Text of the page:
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    @mjn I'm not believing that at all, but likewise I'm also not believing that if there is a change to it like in an increase on fuel, or the road charging scheme, it will work out any more transparent nor cheaper for anyone...

    The government doesn't refer to it as excise duties any longer, it is now just a tax...Although considering it is charge on a commodity I do think the former terminology is more accurate.
     
  12. mjn

    mjn
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    It would be cheaper for some; who is more polluting?

    Bloke A in his 1995 5L V8 driving on Sunday mornings, doing 1000 miles a year or Bloke B in his 2014 2L eco-diesel rep-mobile doing 50k miles a year?

    According to the VED, the V8 is more polluting.
     
  13. Bl4ckGryph0n

    Bl4ckGryph0n
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    you are taking it into isolation. Actually your continued use of VED is helpful in separating the difference. The VED is the charge on the commodity, the fuel duty, and vat associated with it ,on the use ;)
     
  14. Bl4ckGryph0n

    Bl4ckGryph0n
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    Further more the 1995 V8 is only £225...Policy has changed since then and today it would be £840 in the first year, followed by £475 there after....

    The same diesel would now by £0 in first year and £105 there after...Whilst in 1995 and one from 1995 it would have been £225 as well...
     
  15. mjn

    mjn
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    But it's not fair, as somebody doing 20k miles a year (somebody like me) pays the same amount of VED as somebody doing 3k miles a year (Grandma doing the shopping and Church once a week). Assuming we have cars in the same tax bracket :smashin:

    I was just picking those as examples, to prove that the VED isn't fair. And the fact VED is £840 in the first year and £475 in the 2nd proves it. Does the car become less polluting as its gets older? VED is based on emissions, so if the VED is lower, then the emissions on the vehicle must be lower?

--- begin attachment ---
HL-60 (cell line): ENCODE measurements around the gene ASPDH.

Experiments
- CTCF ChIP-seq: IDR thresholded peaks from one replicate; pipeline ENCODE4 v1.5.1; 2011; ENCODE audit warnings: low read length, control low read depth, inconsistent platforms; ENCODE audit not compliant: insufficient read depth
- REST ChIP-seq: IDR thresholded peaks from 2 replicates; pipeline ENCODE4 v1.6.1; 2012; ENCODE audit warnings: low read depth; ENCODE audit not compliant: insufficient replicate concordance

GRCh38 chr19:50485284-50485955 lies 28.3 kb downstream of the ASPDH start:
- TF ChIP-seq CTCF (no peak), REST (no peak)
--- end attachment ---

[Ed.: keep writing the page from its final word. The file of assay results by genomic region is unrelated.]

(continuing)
16. True Romance

    True Romance
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    Are there no new cars that are ved exempt anymore after the first year?
     
  17. Sonic67

    Sonic67
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    Road tax doesn't fund roads in the same way a tax on whisky doesn't fund distillery's.
     
  18. Bl4ckGryph0n

    Bl4ckGryph0n
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    Grandma has a choice ;) plenty of £0 road tax vehicles available. I just got rid of ours for the opposite scale of the spectrum.

    And perhaps currently the first year is higher as an attempt to discourage buying new highly polluting vehicles. Yep I had to pay the £840 for this year, my choice. Next year it will be less.

    You still seem to be confusing usage with ownership, unfortunately unfair taxes happen everywhere. Heck council tax is the unfairness of the all. Why did I pay the same in my family of two as the neighbours next door in their family of six.

    Tax is unfair period. All that tinkering does is shift the unfairness to another group.
     
  19. nheather

    nheather
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    Disagree I'm afraid.

    First of all, the fact that the tax collected from motoring does not all go into roads is very old news - I'm not sure it ever has been. It is just an income stream into general coffers of UK Ltd. and is used to pay for public services in general. To the best of my knowledge it has always been like that.

    Road Fund Licence used to be the same for all but is now dependent on CO2 emissions. This is to encourage us to move to more efficient cars to make the environment nicer to live in and make our limited fuel reserves last longer.

    We are taxed based on how much we travel. The cost of a litre of diesel is roughly broken down as follows

    Duty - 58p
    VAT - 23p
    Product - 52p
    Retailer - 5p
    Total - 138p

    So 63p out of 138p is tax (46%)

    So every litre of fuel we consume we pay 63p tax. So the more miles you do, the more litres you consume, the more you get taxed.

    So in short you are taxed the more you use your car.

    Cheers,

    Nigel
     
  20. Desmo

    Desmo
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    Well at the least the thread title is accurate :)
     
  21. blue max

    blue max